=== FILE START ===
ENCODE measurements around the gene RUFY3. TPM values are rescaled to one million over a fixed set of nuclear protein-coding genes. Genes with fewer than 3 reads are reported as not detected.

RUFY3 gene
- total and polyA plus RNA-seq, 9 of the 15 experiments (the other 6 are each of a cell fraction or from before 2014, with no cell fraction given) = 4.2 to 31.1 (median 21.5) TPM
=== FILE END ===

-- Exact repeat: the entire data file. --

ENCODE measurements around the gene RUFY3. TPM values are rescaled to one million over a fixed set of nuclear protein-coding genes. Genes with fewer than 3 reads are reported as not detected.

RUFY3 gene
- total and polyA plus RNA-seq, 9 of the 15 experiments (the other 6 are each of a cell fraction or from before 2014, with no cell fraction given) = 4.2 to 31.1 (median 21.5) TPM